Fired clay brick is a significant part of Scotland’s built heritage, although it’s not as common a masonry type as stone. Brick characteristics vary greatly, just like stone, making different kinds of brick more suited to particular purposes.
Cleaning traditional brickwork should be done carefully, if at all. Much damage has been caused to brick buildings by cleaning. The safest way to avoid the risk of damage to a brick building from any form of cleaning is simply not to clean in the first place. And ensure that sources of damp or soiling are dealt with.
Brickwork will decay over time if a building isn’t properly maintained. You should inspect a brick building regularly and deal with any signs of decay before bigger problems emerge. You must address the causes of decay as well as the symptoms.
Structural faults may also emerge in brickwork. Cracking is the most common sign of structural movement.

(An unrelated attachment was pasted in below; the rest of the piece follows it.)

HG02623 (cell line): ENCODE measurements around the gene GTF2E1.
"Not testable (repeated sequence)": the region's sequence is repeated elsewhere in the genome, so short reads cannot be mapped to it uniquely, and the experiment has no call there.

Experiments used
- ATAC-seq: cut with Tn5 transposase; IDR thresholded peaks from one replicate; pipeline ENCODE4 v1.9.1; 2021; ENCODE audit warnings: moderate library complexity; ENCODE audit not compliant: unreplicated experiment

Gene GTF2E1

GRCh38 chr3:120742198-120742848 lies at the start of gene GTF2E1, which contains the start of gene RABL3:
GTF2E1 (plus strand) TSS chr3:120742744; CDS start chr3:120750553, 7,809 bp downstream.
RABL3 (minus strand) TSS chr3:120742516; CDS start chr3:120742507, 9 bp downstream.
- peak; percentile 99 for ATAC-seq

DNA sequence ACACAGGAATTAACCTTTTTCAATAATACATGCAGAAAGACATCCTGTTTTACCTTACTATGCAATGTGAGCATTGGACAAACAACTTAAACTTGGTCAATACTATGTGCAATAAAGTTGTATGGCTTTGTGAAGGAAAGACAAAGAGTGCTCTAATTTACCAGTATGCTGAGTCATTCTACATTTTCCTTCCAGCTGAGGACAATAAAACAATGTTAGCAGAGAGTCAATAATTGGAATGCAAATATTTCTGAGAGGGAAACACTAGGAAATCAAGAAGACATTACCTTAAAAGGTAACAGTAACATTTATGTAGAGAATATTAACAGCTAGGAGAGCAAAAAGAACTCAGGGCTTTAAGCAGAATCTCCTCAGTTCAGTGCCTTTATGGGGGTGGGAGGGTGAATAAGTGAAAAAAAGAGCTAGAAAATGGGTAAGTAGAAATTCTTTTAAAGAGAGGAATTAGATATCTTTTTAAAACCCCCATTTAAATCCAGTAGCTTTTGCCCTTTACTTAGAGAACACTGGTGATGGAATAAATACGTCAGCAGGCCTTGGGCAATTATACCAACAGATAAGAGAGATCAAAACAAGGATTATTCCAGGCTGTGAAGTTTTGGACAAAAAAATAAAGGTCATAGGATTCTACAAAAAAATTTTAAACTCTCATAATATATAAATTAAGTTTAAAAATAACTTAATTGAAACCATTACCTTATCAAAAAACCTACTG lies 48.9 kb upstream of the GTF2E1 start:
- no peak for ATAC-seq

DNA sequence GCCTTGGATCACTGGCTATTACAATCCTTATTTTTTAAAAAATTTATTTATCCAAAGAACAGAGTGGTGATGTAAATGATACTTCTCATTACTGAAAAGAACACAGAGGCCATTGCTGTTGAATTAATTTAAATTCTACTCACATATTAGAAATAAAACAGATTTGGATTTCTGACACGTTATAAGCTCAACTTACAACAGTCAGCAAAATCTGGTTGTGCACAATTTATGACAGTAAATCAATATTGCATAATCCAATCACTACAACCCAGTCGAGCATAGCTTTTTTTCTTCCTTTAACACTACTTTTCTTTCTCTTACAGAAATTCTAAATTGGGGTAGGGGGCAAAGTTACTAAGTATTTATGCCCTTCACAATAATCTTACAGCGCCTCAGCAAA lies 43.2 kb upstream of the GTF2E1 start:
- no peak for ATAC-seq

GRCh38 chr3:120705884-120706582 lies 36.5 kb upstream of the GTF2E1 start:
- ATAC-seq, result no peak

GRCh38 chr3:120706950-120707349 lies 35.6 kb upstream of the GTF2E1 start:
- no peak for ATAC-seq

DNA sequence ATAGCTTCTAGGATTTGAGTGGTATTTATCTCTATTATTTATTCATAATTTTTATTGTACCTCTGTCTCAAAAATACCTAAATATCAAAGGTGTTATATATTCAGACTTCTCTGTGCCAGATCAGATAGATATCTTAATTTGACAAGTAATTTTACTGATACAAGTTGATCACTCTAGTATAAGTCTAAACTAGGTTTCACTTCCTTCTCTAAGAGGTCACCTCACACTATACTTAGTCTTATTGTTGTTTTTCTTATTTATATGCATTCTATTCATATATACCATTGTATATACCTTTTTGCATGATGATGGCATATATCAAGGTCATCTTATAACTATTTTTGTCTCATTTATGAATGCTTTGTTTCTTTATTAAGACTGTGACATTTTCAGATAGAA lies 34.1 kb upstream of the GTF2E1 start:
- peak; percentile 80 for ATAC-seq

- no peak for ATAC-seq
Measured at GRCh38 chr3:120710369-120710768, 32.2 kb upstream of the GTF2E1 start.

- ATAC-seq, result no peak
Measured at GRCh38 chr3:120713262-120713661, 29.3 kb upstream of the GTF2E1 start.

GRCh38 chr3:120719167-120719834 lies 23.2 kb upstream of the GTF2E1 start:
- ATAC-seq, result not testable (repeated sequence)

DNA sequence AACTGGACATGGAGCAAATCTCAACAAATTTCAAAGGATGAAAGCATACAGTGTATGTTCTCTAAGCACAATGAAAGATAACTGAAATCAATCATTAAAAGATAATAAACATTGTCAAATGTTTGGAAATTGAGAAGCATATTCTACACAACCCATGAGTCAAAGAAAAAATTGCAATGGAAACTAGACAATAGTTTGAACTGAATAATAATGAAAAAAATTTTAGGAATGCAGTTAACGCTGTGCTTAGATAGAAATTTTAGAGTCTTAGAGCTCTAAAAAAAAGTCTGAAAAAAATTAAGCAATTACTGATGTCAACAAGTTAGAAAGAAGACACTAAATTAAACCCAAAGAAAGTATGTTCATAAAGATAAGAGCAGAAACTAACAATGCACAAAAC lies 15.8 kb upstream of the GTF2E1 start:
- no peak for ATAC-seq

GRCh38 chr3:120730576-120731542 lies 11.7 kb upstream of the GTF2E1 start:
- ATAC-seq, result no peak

Regular building maintenance can help you to avoid most of the problems that can affect brickwork. Much of the focus is on keeping the building watertight, and ensuring proper ventilation, as excess moisture speeds up decay.
The decision to repair brickwork shouldn’t be made lightly. Only essential repairs should be carried out, as there’s always a danger that poor work will cause more damage than good in the long run.
Replacement bricks should match the originals in type, colour, surface texture and finish, durability, and size. You may be able to source reclaimed or second-hand bricks from salvage yards, or new ones of traditional size and manufacturer. You should make sure they are suitable for external use.